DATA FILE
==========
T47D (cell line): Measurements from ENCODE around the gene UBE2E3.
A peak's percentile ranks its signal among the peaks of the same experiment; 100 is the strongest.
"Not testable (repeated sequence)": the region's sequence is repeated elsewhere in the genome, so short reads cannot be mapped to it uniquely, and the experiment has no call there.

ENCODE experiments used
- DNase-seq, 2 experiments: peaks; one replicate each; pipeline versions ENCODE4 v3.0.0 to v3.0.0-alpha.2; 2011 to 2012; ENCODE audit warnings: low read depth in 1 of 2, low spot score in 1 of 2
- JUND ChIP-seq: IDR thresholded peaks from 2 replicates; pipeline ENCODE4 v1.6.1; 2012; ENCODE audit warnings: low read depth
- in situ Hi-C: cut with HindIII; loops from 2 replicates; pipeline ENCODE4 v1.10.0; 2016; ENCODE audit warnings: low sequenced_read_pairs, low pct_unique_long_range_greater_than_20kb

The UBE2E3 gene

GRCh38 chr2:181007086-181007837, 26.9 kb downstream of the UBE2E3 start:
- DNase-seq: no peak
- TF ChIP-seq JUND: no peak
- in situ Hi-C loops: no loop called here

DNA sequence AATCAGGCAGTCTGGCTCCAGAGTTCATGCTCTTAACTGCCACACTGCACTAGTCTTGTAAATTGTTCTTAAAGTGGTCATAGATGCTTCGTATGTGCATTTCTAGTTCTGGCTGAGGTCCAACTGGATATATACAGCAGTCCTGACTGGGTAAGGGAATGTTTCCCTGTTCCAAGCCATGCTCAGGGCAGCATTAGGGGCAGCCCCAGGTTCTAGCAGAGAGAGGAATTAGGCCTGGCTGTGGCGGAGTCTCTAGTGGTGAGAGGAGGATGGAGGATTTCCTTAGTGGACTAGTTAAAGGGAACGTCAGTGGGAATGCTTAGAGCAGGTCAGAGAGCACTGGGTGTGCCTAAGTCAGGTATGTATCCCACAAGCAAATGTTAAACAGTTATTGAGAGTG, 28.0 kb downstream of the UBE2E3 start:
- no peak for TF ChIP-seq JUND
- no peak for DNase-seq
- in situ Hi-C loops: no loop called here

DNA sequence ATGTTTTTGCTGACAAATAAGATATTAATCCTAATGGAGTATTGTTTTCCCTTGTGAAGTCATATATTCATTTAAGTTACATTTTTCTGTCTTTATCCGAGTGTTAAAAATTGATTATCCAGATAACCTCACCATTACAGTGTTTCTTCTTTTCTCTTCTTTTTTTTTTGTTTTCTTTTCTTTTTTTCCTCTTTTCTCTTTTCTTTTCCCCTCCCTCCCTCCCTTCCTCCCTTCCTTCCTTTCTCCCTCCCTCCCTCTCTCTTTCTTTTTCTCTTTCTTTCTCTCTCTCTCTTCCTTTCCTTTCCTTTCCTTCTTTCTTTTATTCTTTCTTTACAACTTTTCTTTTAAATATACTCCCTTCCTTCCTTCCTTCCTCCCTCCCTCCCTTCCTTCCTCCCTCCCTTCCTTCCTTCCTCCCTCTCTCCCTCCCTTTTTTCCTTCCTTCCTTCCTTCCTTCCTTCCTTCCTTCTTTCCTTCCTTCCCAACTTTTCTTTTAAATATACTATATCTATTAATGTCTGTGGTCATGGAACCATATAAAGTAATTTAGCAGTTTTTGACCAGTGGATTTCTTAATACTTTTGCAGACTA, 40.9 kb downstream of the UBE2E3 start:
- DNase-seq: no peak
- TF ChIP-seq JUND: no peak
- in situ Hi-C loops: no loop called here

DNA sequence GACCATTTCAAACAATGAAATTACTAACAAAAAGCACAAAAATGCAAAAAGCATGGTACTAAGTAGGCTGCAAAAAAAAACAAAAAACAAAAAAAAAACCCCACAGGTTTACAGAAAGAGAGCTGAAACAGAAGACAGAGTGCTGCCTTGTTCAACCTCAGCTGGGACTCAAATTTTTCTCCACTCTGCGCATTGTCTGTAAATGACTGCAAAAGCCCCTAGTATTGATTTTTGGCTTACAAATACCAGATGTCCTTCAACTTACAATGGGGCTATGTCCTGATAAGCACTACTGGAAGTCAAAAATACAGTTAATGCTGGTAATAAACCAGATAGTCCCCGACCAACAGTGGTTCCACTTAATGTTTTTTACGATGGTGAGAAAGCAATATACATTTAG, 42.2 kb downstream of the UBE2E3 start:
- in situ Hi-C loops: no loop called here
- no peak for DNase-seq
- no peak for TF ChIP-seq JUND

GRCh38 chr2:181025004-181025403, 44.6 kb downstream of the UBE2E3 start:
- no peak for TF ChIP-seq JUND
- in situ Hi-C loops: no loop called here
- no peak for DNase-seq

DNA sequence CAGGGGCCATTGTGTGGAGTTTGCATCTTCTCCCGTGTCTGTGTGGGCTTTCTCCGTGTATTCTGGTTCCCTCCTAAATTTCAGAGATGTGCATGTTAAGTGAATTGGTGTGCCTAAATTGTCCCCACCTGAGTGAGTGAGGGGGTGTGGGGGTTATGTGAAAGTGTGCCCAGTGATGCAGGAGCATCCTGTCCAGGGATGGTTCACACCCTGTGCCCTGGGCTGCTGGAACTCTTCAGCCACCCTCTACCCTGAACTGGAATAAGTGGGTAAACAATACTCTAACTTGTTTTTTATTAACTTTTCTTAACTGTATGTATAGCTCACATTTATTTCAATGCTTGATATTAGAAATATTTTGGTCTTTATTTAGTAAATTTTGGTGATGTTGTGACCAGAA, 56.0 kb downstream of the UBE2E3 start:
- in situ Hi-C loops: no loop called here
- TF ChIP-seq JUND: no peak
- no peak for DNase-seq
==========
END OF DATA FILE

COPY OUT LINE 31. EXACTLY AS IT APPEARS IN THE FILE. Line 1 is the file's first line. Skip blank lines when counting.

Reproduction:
- TF ChIP-seq JUND: no peak